In a Viewpoint article, Lindinger (2011) commented that ‘…lactate accumulation is a necessary evil associated with high speed’. Added commentary included, ‘That such high rates of lactate production can benefit performance, and yet such high lactate concentrations impair performance (Cairns, 2006), remains a conundrum of exercise physiology’. It is important to correct several immediate and underlying aspects of this interpretation of metabolic biochemistry and the data from the original research of Kitaoka et al. (2011).
Repeated intense muscle contraction can cause high rates of lactate production, with greatest rates occurring in fast-twitch glycolytic (type IIb) muscle as explained by Lindinger (2011). The long history of lactate, lactic acid and exercise-induced fatigue, even to the present time, has been tainted by erroneous interpretations of a detrimental view towards inter-relationships between muscle lactate production, acidosis and muscle contractile failure (Robergs et al. 2004, 2005; Cairns, 2006; Brooks, 2010). However, it is clear from application of fundamental principles of organic chemistry, enzyme kinetics and metabolic biochemistry that muscle lactate production is an essential feature of repeated intense muscle contractions, and that without lactate production such repeated contractions could not occur (Robergs et al.2004).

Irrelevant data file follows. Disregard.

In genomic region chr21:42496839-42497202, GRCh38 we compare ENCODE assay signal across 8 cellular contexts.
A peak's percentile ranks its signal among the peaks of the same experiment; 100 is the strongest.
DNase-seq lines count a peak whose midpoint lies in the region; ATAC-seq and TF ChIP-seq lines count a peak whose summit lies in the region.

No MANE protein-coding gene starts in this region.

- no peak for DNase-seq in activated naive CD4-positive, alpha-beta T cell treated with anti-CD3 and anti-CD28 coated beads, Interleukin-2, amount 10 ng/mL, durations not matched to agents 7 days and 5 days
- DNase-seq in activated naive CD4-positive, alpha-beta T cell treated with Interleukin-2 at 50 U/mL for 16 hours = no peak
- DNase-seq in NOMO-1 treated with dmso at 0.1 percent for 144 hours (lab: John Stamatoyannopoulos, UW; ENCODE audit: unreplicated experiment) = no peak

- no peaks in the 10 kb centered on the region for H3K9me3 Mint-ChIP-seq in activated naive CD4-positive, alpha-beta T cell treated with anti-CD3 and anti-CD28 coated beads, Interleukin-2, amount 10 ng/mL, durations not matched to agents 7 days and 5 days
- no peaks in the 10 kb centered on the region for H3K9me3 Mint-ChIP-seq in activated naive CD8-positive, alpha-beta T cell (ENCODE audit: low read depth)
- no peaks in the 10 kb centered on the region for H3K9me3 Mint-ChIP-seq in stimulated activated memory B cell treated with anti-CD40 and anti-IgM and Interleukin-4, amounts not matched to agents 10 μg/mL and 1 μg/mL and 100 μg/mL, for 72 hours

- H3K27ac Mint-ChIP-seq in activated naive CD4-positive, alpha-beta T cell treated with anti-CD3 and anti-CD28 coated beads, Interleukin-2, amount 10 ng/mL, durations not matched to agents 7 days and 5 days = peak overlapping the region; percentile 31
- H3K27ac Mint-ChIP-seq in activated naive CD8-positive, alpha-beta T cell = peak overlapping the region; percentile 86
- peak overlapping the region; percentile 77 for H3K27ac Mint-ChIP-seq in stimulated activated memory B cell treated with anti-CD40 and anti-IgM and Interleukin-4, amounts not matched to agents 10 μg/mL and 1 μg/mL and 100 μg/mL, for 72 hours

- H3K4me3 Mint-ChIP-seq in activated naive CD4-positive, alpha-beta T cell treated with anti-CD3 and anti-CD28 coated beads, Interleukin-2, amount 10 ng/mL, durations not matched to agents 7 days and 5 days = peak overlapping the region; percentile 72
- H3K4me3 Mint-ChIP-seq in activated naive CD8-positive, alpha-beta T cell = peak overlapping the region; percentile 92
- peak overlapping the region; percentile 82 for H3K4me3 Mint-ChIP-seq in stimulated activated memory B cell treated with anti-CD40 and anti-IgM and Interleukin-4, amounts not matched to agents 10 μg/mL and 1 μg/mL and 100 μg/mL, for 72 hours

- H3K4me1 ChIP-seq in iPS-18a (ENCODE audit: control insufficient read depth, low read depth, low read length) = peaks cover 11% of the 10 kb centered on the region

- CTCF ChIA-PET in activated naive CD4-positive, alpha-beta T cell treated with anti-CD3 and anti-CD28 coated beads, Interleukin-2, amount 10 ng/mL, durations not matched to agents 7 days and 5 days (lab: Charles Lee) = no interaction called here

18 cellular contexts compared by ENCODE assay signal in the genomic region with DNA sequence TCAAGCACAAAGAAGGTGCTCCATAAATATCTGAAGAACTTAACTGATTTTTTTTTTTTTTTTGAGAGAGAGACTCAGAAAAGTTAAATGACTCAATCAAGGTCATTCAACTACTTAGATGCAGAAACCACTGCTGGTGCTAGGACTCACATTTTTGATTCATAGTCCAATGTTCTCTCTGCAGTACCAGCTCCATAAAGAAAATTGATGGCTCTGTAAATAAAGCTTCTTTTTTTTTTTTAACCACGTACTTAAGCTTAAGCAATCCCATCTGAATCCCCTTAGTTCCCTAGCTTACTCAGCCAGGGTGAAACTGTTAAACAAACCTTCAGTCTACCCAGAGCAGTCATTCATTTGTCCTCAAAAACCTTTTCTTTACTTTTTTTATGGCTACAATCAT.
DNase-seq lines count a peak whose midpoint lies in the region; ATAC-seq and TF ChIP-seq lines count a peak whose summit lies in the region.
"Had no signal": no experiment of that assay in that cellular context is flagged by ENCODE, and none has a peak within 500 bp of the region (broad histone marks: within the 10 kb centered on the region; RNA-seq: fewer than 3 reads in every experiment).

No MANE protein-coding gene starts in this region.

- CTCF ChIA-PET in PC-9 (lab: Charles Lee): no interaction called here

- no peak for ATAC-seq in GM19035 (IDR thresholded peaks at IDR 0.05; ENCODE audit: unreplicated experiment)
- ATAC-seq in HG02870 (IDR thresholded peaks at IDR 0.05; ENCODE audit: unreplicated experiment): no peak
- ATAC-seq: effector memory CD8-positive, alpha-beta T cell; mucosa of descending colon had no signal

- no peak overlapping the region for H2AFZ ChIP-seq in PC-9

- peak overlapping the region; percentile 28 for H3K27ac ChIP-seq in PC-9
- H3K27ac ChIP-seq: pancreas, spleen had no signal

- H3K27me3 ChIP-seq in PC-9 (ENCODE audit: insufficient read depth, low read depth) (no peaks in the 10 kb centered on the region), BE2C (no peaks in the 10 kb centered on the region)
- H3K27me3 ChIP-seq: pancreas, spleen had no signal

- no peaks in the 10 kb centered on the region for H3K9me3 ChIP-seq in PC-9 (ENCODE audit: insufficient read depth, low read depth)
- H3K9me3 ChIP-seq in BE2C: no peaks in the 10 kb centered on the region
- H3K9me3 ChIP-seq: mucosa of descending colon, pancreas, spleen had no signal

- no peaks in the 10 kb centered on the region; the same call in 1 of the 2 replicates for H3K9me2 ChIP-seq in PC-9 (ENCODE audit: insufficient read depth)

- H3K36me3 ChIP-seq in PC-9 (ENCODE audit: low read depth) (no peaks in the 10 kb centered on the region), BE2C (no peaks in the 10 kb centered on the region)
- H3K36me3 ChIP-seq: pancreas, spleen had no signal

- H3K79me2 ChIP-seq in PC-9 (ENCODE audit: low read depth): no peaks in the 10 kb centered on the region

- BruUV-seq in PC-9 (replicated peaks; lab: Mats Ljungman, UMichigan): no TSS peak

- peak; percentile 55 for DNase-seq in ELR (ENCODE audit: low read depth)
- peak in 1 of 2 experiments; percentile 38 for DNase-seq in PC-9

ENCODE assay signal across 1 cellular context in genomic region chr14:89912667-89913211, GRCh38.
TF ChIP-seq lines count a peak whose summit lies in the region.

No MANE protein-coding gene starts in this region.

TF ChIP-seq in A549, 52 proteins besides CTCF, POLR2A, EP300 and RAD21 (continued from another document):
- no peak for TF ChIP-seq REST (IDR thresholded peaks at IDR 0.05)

Why is lactate production essential? Muscle must produce lactate during intense contractions and/or when there are insufficient mitochondria and/or oxygen, because this remains the only alternative (non-mitochondrial) means to regenerate cytosolic NAD+. Muscle lactate production is therefore a rapid means to maintain cytosolic redox, which sustains phase II of glycolysis, which in turn sustains glycolytic ATP regeneration. Lactate production also metabolically consumes an H+ ion, which means that it directly opposes metabolic H+ release and cellular acidosis, which in turn means that muscle H+ release would be greater for a given rate of ATP turnover without lactate production (Robergs et al. 2004).